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Death of 1-month-old girl in Brooklyn ruled a homicide as cops question mom and boyfriend

An autopsy revealed that the June death of a 1-month-old Brooklyn girl was a homicide.

Little Nichelle Waring never lived to see the year 2017 — when she was officially declared a homicide victim.

An autopsy showed the 1-month-old Brooklyn girl died last June of a fractured skull, and detectives are now focused on her parents as possible murder suspects, officials said Wednesday.

Mom Kenesha McCroskey, 20, was the last person to see her daughter alive before the girl’s June 27 death. Cops were looking at her along with Nichelle’s father, 22-year-old Hakeem Waring.

Both parents are currently jailed on charges unrelated to the death, officials said.

Nichelle’s tiny body also showed bruising to the ribs and body, indications of battered child syndrome, authorities said.

The results of an autopsy eight months ago were inconclusive, leading the city medical examiner to perform a longer probe that led to the determination.

McCroskey told police she put Nichelle in her crib in the family’s Bedford-Stuyvesant home after feeding her at 8:30 p.m. on June 26.

When the mother returned 45 minutes later, the infant was lying facedown with blood on her blanket and near her face, police sources said. More blood was oozing from the baby’s nose.

McCroskey called 911 and an operator talked her through CPR as paramedics were dispatched. Nichelle was taken to Woodhull Hospital, where police said she died the next day.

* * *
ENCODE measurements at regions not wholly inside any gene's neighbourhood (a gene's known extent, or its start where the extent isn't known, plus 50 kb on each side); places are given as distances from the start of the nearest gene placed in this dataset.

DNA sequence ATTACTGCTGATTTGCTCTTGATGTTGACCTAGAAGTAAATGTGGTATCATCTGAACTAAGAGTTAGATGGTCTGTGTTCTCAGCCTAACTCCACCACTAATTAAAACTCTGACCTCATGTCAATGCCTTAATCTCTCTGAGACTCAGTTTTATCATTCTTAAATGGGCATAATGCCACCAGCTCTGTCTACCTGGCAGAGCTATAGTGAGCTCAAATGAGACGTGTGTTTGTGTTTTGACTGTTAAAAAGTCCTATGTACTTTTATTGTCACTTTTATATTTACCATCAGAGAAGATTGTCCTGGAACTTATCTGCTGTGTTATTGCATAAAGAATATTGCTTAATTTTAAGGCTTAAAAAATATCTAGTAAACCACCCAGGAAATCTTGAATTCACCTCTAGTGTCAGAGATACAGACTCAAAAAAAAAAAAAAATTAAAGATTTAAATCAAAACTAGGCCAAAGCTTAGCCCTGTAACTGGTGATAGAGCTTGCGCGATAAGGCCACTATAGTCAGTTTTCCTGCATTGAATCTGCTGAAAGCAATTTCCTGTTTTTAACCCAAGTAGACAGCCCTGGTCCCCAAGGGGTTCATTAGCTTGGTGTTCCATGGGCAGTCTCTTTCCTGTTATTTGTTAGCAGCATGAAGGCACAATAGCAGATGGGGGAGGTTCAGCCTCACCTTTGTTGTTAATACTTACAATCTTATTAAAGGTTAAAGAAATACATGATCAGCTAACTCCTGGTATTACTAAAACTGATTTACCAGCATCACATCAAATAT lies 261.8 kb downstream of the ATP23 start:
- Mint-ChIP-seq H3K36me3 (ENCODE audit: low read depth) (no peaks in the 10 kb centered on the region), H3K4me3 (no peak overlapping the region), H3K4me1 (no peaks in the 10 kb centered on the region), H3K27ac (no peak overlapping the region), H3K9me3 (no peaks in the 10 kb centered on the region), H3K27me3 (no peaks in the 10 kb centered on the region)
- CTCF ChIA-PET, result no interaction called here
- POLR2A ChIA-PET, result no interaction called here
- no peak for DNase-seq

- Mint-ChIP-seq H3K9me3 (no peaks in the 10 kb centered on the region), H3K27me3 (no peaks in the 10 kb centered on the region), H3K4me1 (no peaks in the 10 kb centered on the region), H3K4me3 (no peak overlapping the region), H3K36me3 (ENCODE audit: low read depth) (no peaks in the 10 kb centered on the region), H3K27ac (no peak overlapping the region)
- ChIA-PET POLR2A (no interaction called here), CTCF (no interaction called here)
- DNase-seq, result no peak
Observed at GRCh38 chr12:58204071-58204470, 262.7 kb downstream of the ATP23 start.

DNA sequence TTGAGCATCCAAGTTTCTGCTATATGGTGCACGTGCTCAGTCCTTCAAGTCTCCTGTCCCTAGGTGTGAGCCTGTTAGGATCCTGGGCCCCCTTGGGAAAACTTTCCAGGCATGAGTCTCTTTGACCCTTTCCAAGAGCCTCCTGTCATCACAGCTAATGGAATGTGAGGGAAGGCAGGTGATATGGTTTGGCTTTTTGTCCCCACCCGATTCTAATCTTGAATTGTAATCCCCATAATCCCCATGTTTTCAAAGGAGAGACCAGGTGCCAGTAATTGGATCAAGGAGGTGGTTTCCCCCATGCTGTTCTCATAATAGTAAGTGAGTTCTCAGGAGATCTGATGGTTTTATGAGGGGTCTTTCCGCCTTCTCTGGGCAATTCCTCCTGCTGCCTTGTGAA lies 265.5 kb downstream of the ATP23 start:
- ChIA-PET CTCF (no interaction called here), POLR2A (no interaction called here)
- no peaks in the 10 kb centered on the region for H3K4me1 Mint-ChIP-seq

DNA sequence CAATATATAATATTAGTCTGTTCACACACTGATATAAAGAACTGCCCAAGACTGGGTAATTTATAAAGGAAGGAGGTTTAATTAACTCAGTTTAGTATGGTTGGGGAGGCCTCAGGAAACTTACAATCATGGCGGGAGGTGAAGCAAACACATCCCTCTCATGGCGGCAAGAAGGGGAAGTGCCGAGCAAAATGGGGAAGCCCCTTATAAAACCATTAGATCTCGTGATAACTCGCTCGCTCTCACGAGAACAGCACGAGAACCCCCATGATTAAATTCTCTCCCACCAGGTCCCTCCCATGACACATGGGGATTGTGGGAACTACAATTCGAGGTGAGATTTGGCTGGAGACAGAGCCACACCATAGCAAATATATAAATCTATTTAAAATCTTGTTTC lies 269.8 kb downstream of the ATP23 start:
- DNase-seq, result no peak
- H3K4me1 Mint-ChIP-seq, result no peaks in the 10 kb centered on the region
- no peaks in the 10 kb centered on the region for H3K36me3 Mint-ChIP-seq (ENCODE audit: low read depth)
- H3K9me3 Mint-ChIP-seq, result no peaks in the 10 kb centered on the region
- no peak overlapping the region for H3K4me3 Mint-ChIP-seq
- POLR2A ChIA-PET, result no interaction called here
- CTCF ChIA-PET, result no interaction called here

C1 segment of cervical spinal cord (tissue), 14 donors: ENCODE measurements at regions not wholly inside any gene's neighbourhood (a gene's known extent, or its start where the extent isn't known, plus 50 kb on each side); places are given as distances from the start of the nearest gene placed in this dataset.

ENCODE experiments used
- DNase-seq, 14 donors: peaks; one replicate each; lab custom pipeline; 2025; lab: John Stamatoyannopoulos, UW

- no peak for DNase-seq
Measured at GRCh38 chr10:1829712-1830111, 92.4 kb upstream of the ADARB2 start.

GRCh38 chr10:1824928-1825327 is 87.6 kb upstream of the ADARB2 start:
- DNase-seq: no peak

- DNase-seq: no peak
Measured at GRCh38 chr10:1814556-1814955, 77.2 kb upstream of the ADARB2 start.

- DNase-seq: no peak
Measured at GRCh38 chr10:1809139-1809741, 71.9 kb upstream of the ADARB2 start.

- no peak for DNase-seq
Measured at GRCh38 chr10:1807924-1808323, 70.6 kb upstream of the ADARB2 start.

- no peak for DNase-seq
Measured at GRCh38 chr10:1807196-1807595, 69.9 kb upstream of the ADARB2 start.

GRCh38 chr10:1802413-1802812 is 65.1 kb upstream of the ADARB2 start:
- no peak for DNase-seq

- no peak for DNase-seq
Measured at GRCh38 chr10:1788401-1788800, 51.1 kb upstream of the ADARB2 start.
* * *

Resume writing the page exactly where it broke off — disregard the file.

Investigators initially believed Nichelle’s death was not suspicious — but an X-ray found a hairline skull fracture and fractures to the child’s ribs, police sources said.

“The tragic death of Nichelle is deeply troubling,” a city Administration for Children’s Services spokesman said Wednesday. “ACS is working with NYPD on the ongoing investigation of this homicide.”

ACS was not called to investigate the treatment of Nichelle before her death, but the agency did look into an abuse allegation against the infant’s toddler sister, sources said.

On June 22 — just four days before Nichelle was hospitalized — a Family Court judge filed an order of protection against Waring, barring him from the Hancock St. home except during supervised visits with ACS.

After Nichelle died, the family’s apartment was unoccupied — with the door open — for two days, neighbors said.

Then McCroskey returned.

“The mother just came back into her house like if nothing ever happened,” said Juan Mercado, 21. “Had people there, threw parties. Smoking, drinking, whatever — like if nothing happened.”

The couple moved out before long, according to neighbors.

Neither McCroskey nor Waring, who in some court papers is identified as Warring, had been charged with little Nichelle’s death.